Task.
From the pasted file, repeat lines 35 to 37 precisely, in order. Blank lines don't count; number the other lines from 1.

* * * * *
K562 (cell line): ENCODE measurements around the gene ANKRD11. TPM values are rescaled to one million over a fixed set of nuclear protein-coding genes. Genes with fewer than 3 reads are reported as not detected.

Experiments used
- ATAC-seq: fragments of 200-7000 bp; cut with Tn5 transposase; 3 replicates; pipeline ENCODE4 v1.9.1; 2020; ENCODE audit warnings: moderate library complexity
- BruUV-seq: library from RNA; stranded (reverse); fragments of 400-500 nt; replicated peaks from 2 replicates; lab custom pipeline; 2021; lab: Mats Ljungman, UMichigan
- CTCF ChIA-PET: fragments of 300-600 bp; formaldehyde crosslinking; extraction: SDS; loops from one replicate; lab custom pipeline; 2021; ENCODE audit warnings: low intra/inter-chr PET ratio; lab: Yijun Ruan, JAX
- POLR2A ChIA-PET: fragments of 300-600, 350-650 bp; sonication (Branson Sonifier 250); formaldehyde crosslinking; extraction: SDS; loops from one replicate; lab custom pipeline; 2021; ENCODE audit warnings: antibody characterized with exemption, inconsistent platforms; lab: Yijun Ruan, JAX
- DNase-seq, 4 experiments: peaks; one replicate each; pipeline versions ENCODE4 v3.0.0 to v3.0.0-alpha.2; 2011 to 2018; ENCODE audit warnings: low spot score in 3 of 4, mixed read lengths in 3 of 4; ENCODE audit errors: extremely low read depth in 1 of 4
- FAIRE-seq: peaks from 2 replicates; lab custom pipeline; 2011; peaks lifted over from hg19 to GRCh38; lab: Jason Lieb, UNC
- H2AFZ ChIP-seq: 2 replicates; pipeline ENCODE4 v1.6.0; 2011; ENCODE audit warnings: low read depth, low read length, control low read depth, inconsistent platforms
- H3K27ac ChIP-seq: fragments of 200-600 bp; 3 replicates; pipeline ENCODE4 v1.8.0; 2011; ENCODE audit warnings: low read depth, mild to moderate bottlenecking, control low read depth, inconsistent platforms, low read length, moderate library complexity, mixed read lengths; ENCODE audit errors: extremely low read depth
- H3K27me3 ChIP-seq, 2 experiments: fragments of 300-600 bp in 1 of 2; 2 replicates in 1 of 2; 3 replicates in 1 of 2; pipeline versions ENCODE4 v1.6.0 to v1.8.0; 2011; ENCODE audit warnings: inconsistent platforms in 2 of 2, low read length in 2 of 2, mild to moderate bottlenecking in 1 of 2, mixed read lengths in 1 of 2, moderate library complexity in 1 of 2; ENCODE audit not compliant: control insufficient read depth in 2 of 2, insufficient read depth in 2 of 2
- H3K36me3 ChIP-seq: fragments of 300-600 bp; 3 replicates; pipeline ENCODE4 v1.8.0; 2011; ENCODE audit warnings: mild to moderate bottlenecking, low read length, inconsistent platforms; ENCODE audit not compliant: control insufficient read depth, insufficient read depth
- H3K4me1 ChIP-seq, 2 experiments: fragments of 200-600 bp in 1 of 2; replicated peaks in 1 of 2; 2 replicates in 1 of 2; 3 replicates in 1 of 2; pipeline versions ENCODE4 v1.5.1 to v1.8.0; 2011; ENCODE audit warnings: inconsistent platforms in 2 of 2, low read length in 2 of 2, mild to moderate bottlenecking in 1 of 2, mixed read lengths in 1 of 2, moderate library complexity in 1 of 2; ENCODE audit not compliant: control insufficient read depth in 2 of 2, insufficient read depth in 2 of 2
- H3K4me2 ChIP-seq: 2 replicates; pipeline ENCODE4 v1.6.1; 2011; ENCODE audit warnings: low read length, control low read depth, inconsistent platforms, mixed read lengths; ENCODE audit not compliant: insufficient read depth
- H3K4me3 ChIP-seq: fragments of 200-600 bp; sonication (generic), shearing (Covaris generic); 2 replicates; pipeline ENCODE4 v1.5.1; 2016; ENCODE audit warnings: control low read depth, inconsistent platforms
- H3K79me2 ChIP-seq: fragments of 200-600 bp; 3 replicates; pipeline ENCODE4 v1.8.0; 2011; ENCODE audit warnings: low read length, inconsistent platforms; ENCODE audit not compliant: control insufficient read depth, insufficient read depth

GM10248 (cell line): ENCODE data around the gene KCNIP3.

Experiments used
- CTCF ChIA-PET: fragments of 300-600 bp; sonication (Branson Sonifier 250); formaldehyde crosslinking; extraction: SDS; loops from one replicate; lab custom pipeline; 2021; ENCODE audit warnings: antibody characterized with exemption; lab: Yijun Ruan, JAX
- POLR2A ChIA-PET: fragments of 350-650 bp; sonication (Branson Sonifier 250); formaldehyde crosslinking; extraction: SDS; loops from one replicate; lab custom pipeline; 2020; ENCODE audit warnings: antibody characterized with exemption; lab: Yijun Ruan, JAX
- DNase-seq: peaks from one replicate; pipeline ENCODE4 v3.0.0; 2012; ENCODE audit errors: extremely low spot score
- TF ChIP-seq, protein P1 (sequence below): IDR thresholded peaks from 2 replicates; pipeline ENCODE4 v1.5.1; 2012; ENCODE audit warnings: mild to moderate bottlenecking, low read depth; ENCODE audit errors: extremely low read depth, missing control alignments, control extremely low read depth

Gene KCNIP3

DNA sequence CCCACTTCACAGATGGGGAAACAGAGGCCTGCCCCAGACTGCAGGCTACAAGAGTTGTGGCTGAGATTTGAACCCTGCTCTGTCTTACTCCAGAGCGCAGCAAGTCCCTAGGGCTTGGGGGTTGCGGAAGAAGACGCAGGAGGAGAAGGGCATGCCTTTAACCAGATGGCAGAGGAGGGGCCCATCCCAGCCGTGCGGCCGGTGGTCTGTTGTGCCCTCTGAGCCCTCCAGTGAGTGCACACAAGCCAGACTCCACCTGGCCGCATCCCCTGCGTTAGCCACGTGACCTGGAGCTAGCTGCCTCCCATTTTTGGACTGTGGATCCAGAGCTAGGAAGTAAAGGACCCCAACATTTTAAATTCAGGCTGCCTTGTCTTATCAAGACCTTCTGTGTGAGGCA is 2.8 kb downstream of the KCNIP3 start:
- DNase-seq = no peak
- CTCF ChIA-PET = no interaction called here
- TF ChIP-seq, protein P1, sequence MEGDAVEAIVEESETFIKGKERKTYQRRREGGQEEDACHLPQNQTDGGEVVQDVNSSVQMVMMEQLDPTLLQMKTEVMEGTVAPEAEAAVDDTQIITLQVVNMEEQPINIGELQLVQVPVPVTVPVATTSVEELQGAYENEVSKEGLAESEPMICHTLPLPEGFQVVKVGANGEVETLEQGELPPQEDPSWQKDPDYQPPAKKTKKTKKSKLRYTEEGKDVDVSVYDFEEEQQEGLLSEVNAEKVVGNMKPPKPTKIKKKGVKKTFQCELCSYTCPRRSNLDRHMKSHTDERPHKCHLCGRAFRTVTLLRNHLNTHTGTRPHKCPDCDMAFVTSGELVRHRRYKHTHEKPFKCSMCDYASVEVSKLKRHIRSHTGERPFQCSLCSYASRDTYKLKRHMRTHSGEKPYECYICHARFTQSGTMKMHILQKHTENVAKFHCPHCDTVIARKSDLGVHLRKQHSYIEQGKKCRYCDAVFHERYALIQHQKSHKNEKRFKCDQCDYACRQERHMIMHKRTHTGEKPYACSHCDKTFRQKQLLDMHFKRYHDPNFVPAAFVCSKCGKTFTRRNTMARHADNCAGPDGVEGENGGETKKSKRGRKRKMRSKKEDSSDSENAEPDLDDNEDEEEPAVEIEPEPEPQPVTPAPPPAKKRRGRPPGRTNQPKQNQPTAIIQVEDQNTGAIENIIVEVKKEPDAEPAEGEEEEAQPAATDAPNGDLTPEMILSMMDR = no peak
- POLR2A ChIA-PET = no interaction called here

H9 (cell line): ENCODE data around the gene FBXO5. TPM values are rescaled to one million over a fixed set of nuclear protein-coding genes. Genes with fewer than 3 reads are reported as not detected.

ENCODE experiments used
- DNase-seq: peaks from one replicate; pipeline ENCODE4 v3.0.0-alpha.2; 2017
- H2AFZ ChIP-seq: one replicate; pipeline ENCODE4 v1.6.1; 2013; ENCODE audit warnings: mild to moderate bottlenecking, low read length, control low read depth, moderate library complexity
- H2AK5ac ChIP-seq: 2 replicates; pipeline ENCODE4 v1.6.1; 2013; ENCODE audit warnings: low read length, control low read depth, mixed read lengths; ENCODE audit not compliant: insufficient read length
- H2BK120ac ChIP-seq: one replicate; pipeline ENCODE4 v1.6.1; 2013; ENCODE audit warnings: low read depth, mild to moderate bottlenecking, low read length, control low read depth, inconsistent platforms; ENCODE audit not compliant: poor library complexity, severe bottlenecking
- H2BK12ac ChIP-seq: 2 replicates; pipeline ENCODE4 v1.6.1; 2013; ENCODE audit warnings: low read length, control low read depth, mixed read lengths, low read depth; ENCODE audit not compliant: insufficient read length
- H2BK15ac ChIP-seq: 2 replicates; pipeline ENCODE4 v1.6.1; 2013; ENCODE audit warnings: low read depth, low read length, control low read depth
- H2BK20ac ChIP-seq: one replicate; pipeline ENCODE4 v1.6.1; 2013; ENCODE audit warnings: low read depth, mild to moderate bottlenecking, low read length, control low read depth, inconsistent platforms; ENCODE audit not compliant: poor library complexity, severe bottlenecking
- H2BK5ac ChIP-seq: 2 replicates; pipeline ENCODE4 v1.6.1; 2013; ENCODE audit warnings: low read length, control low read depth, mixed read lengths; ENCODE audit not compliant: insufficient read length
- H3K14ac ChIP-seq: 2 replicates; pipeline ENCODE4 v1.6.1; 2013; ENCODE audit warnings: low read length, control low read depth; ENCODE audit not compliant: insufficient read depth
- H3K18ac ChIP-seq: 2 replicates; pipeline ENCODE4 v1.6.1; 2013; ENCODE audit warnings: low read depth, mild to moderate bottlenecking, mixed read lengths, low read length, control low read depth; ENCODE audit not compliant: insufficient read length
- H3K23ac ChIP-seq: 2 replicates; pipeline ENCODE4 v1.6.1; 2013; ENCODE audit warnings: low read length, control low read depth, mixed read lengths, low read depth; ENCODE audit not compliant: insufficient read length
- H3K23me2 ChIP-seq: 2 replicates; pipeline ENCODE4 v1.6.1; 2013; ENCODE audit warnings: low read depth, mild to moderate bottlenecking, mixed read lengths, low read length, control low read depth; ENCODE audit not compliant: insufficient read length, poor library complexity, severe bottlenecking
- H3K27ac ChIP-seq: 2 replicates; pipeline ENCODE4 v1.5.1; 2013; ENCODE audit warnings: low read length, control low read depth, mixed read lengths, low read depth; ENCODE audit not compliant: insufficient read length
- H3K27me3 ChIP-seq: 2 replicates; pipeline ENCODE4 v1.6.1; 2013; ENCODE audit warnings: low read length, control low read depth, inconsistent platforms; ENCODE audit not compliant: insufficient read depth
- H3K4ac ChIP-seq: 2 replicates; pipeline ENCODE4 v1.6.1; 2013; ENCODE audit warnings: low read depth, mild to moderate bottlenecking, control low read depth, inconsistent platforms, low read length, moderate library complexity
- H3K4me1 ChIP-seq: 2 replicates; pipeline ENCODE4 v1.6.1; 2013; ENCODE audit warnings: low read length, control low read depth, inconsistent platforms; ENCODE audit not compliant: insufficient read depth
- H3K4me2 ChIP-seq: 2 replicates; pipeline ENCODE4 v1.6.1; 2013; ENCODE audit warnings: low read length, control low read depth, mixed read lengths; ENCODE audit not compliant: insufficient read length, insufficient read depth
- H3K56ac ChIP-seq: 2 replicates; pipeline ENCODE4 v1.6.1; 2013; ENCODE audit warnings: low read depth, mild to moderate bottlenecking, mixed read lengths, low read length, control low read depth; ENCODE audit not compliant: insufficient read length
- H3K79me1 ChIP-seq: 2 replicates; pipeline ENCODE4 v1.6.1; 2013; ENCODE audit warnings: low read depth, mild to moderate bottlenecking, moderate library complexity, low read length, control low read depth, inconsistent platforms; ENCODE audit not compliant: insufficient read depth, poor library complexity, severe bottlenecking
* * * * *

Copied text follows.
- H2BK12ac ChIP-seq: 2 replicates; pipeline ENCODE4 v1.6.1; 2013; ENCODE audit warnings: low read length, control low read depth, mixed read lengths, low read depth; ENCODE audit not compliant: insufficient read length
- H2BK15ac ChIP-seq: 2 replicates; pipeline ENCODE4 v1.6.1; 2013; ENCODE audit warnings: low read depth, low read length, control low read depth
- H2BK20ac ChIP-seq: one replicate; pipeline ENCODE4 v1.6.1; 2013; ENCODE audit warnings: low read depth, mild to moderate bottlenecking, low read length, control low read depth, inconsistent platforms; ENCODE audit not compliant: poor library complexity, severe bottlenecking